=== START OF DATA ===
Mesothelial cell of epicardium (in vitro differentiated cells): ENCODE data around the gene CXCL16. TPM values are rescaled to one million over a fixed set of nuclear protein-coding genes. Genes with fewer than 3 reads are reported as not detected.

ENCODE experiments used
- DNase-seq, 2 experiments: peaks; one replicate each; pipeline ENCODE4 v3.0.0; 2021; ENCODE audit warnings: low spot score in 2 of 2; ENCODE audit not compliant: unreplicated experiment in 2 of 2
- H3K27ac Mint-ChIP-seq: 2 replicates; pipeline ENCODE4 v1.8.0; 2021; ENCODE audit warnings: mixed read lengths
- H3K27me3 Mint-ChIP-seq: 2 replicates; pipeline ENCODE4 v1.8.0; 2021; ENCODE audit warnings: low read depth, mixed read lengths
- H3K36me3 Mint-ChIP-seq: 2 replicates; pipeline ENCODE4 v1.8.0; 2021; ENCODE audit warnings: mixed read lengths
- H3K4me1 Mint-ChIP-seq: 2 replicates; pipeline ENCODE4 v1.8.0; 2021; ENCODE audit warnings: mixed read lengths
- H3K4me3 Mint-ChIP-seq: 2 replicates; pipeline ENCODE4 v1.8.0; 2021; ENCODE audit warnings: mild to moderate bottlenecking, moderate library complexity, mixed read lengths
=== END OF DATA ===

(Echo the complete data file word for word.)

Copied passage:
Mesothelial cell of epicardium (in vitro differentiated cells): ENCODE data around the gene CXCL16. TPM values are rescaled to one million over a fixed set of nuclear protein-coding genes. Genes with fewer than 3 reads are reported as not detected.

ENCODE experiments used
- DNase-seq, 2 experiments: peaks; one replicate each; pipeline ENCODE4 v3.0.0; 2021; ENCODE audit warnings: low spot score in 2 of 2; ENCODE audit not compliant: unreplicated experiment in 2 of 2
- H3K27ac Mint-ChIP-seq: 2 replicates; pipeline ENCODE4 v1.8.0; 2021; ENCODE audit warnings: mixed read lengths
- H3K27me3 Mint-ChIP-seq: 2 replicates; pipeline ENCODE4 v1.8.0; 2021; ENCODE audit warnings: low read depth, mixed read lengths
- H3K36me3 Mint-ChIP-seq: 2 replicates; pipeline ENCODE4 v1.8.0; 2021; ENCODE audit warnings: mixed read lengths
- H3K4me1 Mint-ChIP-seq: 2 replicates; pipeline ENCODE4 v1.8.0; 2021; ENCODE audit warnings: mixed read lengths
- H3K4me3 Mint-ChIP-seq: 2 replicates; pipeline ENCODE4 v1.8.0; 2021; ENCODE audit warnings: mild to moderate bottlenecking, moderate library complexity, mixed read lengths